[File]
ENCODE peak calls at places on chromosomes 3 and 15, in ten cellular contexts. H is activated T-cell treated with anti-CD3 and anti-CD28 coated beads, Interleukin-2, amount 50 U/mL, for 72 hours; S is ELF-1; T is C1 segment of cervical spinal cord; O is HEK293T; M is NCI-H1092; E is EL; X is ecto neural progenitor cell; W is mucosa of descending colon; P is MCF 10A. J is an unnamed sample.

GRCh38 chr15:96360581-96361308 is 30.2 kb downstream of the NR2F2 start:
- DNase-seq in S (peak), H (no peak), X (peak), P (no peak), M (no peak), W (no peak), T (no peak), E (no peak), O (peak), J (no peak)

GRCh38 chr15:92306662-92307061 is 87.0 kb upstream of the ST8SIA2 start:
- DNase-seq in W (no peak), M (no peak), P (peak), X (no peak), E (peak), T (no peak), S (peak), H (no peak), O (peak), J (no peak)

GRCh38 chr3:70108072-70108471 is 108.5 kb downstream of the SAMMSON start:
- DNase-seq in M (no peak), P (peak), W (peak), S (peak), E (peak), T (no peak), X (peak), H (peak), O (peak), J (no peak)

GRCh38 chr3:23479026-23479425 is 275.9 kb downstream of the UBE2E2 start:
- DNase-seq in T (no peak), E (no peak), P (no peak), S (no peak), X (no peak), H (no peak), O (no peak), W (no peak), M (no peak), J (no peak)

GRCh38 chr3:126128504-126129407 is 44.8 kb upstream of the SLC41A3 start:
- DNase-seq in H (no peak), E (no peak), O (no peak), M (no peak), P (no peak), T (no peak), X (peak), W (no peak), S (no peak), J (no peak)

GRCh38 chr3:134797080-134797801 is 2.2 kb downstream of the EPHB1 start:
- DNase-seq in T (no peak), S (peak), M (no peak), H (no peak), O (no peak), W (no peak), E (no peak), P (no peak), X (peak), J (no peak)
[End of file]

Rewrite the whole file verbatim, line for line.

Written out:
ENCODE peak calls at places on chromosomes 3 and 15, in ten cellular contexts. H is activated T-cell treated with anti-CD3 and anti-CD28 coated beads, Interleukin-2, amount 50 U/mL, for 72 hours; S is ELF-1; T is C1 segment of cervical spinal cord; O is HEK293T; M is NCI-H1092; E is EL; X is ecto neural progenitor cell; W is mucosa of descending colon; P is MCF 10A. J is an unnamed sample.

GRCh38 chr15:96360581-96361308 is 30.2 kb downstream of the NR2F2 start:
- DNase-seq in S (peak), H (no peak), X (peak), P (no peak), M (no peak), W (no peak), T (no peak), E (no peak), O (peak), J (no peak)

GRCh38 chr15:92306662-92307061 is 87.0 kb upstream of the ST8SIA2 start:
- DNase-seq in W (no peak), M (no peak), P (peak), X (no peak), E (peak), T (no peak), S (peak), H (no peak), O (peak), J (no peak)

GRCh38 chr3:70108072-70108471 is 108.5 kb downstream of the SAMMSON start:
- DNase-seq in M (no peak), P (peak), W (peak), S (peak), E (peak), T (no peak), X (peak), H (peak), O (peak), J (no peak)

GRCh38 chr3:23479026-23479425 is 275.9 kb downstream of the UBE2E2 start:
- DNase-seq in T (no peak), E (no peak), P (no peak), S (no peak), X (no peak), H (no peak), O (no peak), W (no peak), M (no peak), J (no peak)

GRCh38 chr3:126128504-126129407 is 44.8 kb upstream of the SLC41A3 start:
- DNase-seq in H (no peak), E (no peak), O (no peak), M (no peak), P (no peak), T (no peak), X (peak), W (no peak), S (no peak), J (no peak)

GRCh38 chr3:134797080-134797801 is 2.2 kb downstream of the EPHB1 start:
- DNase-seq in T (no peak), S (peak), M (no peak), H (no peak), O (no peak), W (no peak), E (no peak), P (no peak), X (peak), J (no peak)